Educational programs of the Kentucky Cooperative Extension Service serve all people regardless of race, color, age, sex

, religion, disability or natural origin.
UNIVERSITY OF KENTUCKY, KENTUCKY STATE, US DEPARTMENT OF AGRICULTURE, AND KENTUCKY COUNTIES COOPERATING




Blacklegged tick Ixodes scapularis
By Lee Townsend

The blacklegged tick (Ixodes scapularis), also called the deer tick, is the main vector of Lyme disease (LD)
in the northeastern US. While Lyme disease is established in the northeast, few cases have been
reported in southern states and LD is not considered to be endemic here. However, it is important to be
aware of possible increases in populations of this tick and to report findings in Kentucky.

The blacklegged tick has been found in at several locations in eastern Kentucky (Clay, Jackson, Knox, and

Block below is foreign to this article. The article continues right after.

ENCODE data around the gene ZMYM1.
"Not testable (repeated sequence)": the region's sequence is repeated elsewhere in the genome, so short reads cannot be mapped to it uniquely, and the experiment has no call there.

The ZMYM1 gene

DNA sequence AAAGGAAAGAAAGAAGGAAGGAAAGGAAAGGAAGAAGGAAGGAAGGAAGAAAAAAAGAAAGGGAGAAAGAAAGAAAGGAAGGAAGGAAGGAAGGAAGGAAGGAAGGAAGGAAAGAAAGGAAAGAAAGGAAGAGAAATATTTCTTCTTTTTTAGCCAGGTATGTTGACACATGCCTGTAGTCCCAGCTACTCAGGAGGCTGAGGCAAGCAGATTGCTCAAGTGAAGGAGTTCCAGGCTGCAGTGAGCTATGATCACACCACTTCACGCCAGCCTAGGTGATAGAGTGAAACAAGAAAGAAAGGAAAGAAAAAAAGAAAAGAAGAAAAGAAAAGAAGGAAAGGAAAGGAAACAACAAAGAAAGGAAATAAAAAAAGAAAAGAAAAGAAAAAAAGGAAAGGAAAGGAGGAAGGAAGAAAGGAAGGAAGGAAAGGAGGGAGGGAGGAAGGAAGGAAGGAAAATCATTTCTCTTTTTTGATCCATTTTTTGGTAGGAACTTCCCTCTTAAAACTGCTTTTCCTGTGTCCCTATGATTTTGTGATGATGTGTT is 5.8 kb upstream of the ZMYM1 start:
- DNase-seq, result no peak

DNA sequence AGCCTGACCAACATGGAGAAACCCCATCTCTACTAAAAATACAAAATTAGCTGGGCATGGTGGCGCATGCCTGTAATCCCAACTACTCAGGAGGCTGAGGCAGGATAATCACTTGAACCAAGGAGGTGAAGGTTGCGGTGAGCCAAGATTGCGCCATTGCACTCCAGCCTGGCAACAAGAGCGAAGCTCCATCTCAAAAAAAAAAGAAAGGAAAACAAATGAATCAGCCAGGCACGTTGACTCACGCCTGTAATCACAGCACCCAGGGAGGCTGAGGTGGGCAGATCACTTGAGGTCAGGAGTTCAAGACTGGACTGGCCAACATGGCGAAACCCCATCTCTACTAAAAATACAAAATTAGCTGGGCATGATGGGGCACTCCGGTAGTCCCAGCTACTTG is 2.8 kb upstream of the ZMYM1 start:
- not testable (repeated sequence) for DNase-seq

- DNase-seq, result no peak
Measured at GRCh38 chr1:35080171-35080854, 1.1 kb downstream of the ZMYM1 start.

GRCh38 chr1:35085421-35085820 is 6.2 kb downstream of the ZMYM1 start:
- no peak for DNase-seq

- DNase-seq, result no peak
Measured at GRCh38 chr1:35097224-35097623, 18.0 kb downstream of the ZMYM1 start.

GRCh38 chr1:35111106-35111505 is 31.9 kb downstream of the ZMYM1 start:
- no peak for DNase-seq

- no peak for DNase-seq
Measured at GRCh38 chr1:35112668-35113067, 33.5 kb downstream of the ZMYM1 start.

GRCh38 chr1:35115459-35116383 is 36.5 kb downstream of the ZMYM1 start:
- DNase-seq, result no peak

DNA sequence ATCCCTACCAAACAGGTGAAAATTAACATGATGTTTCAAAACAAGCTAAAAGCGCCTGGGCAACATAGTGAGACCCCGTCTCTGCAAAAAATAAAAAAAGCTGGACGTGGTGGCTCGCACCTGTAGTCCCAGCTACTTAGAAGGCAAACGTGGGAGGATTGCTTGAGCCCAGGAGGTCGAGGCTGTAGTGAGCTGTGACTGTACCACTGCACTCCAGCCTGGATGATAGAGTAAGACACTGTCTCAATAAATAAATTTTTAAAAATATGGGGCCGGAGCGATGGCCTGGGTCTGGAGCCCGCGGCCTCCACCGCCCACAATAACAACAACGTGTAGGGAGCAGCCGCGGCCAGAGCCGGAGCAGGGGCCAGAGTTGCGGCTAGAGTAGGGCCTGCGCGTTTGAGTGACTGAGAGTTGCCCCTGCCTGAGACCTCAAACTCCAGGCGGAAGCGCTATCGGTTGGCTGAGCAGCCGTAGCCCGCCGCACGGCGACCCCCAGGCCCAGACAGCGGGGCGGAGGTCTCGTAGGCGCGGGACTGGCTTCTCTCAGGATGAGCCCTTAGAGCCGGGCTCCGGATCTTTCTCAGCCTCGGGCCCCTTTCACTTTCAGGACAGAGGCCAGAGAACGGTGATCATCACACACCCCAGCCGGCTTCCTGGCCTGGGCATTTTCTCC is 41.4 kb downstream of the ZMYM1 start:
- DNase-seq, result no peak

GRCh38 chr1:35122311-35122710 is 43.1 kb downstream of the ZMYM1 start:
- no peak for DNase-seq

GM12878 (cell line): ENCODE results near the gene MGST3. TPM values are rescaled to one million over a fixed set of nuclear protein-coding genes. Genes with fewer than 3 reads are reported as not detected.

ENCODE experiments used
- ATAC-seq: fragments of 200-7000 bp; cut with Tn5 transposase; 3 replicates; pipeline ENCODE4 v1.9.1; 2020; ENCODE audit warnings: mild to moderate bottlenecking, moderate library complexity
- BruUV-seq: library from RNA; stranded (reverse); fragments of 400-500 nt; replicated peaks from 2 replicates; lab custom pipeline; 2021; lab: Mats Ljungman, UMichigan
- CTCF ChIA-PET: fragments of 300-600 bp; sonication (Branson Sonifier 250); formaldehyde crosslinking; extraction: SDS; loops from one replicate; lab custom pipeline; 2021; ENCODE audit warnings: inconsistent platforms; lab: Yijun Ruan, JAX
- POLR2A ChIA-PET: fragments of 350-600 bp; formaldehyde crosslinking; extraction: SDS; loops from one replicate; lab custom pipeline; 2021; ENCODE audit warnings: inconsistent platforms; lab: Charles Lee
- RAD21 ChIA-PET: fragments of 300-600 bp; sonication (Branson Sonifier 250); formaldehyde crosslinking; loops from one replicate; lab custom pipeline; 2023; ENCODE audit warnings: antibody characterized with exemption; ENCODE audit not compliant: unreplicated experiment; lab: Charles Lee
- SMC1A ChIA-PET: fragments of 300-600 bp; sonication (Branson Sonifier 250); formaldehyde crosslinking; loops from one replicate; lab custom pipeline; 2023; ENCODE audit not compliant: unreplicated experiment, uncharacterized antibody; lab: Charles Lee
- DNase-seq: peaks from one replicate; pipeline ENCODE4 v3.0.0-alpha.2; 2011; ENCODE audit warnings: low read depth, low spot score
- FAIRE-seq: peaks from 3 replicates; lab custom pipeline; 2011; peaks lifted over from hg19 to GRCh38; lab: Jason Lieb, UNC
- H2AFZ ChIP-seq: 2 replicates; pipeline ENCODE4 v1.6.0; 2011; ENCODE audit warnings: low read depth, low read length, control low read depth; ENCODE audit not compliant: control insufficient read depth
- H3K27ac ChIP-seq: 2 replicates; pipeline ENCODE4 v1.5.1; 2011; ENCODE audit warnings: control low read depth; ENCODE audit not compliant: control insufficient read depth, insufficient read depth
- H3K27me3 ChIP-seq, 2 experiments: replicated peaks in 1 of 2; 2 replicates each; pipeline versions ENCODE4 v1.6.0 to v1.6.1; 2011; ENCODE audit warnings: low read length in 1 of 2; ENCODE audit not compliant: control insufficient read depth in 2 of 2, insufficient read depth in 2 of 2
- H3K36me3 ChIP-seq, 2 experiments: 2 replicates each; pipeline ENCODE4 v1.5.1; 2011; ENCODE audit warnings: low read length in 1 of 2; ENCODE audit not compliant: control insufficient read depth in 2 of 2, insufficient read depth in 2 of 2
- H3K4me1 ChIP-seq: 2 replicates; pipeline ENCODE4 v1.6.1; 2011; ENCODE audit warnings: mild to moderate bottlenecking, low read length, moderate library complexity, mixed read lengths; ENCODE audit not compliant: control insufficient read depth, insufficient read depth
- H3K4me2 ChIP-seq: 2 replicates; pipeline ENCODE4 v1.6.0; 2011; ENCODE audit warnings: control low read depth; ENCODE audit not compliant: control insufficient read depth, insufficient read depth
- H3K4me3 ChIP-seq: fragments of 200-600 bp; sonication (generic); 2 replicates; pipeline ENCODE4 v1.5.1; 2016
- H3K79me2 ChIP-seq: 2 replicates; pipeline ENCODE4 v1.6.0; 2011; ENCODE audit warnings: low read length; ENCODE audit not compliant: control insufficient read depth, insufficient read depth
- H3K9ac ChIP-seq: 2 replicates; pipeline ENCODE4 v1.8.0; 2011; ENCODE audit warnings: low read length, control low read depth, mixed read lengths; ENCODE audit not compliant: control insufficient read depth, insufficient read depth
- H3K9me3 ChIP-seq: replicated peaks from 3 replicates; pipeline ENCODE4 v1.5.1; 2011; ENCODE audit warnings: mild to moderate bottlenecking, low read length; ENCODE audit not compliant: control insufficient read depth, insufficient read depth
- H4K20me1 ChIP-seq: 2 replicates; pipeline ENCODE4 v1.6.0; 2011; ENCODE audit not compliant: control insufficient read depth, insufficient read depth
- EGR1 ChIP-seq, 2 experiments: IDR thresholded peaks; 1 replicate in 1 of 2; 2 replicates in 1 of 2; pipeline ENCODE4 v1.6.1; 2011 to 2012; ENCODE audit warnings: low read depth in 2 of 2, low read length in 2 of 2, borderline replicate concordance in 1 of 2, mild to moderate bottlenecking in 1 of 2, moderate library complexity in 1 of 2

McCreary counties) over the past few years, and most recently in Lee Co. Until this time, only a few
single specimens had been collected. Two adults were found on people working in and around a
wooded area in Lee County in December 2011. A visit to the Lee County site demonstrated that the
species is relatively common there and can be picked up while walking along deer trails. In addition, an
engorged specimen was taken from a dog in late January 2012. All have been adults, which are active
from November through April. Our common ticks, the American dog tick and lone star tick, are not
active then.

Other findings – Estill, Fayette, Trimble

These findings may be an anomaly but health officials just reported a significant jump in submission of
blacklegged ticks in Ohio over the past two years. Reasons for an increase in an area could be due to
favorable weather, increases in hosts for immature stages, or movement of white-tailed deer, which are
the main host of the adult stage of this tick. Given the potential public health impact of the species, it is
important to be alert for it.

Recently, an extensive study of the blacklegged tick and Lyme disease was completed in Tennessee.
Most of the information given below came from: Rosen, ME 2009. Investigating the maintenance of the
Lyme disease pathogen, Borrelia burgdorferi, and its vector, Ixodes scapularis, in Tennessee Masters